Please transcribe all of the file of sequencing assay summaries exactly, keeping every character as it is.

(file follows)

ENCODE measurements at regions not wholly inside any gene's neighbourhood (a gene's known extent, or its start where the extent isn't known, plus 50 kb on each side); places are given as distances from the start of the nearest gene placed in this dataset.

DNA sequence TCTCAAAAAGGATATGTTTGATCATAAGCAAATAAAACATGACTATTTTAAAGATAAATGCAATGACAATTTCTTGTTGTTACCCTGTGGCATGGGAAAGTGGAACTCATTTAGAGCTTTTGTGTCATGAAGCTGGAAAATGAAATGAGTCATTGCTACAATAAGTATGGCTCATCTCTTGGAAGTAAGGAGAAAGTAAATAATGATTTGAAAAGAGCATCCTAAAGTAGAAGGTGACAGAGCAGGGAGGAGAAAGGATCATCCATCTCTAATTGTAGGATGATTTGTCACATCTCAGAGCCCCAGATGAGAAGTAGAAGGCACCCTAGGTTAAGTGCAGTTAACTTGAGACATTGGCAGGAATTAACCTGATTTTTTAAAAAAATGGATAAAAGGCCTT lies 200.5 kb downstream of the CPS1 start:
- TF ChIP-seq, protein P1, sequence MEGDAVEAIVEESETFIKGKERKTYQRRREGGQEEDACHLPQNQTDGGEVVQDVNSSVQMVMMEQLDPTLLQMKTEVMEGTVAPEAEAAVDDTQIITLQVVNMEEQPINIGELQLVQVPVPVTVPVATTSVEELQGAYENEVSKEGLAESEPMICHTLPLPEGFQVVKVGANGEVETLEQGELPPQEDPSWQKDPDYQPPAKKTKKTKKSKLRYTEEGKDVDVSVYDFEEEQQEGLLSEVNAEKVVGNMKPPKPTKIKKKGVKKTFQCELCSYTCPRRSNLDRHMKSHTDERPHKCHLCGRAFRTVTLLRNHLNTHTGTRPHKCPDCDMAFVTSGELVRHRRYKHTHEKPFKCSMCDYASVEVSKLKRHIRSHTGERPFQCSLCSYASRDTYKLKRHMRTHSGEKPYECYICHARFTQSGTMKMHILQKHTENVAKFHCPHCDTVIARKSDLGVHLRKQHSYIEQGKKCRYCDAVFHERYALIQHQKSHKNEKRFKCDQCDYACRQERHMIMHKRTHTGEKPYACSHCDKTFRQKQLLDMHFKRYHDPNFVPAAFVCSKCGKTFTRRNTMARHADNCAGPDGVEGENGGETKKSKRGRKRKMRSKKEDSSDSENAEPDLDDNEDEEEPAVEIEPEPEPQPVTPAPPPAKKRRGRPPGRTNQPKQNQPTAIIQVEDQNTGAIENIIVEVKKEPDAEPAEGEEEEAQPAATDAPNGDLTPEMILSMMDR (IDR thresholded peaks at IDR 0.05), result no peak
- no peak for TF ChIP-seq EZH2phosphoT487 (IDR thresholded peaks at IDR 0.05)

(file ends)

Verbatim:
ENCODE measurements at regions not wholly inside any gene's neighbourhood (a gene's known extent, or its start where the extent isn't known, plus 50 kb on each side); places are given as distances from the start of the nearest gene placed in this dataset.

DNA sequence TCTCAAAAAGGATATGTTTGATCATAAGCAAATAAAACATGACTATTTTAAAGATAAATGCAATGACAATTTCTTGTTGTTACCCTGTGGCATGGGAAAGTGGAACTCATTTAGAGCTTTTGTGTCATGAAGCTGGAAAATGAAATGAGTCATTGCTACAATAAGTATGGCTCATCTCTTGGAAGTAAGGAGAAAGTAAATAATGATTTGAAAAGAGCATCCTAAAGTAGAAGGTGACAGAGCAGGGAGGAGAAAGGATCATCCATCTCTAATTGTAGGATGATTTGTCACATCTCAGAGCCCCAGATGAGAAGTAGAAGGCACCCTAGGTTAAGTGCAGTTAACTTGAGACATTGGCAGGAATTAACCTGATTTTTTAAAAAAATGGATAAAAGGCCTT lies 200.5 kb downstream of the CPS1 start:
- TF ChIP-seq, protein P1, sequence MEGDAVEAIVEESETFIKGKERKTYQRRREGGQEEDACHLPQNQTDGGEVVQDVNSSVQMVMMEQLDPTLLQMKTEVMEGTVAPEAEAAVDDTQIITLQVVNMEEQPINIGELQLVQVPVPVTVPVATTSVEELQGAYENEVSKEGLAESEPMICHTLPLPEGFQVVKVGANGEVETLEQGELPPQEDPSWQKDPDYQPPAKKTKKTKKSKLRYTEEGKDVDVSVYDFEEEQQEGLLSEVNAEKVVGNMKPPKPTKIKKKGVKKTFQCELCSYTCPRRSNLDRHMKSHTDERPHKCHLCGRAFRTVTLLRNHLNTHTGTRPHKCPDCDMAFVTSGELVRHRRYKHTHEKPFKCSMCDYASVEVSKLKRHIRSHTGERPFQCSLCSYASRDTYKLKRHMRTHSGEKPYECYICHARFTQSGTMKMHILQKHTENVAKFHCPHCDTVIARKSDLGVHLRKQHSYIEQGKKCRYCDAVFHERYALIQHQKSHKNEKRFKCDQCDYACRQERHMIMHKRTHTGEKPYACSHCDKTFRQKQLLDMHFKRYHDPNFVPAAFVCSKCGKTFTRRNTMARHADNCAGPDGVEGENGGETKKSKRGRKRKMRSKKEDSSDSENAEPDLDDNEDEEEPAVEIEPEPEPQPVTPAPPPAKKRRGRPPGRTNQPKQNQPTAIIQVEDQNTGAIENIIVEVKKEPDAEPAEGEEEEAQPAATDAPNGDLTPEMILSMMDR (IDR thresholded peaks at IDR 0.05), result no peak
- no peak for TF ChIP-seq EZH2phosphoT487 (IDR thresholded peaks at IDR 0.05)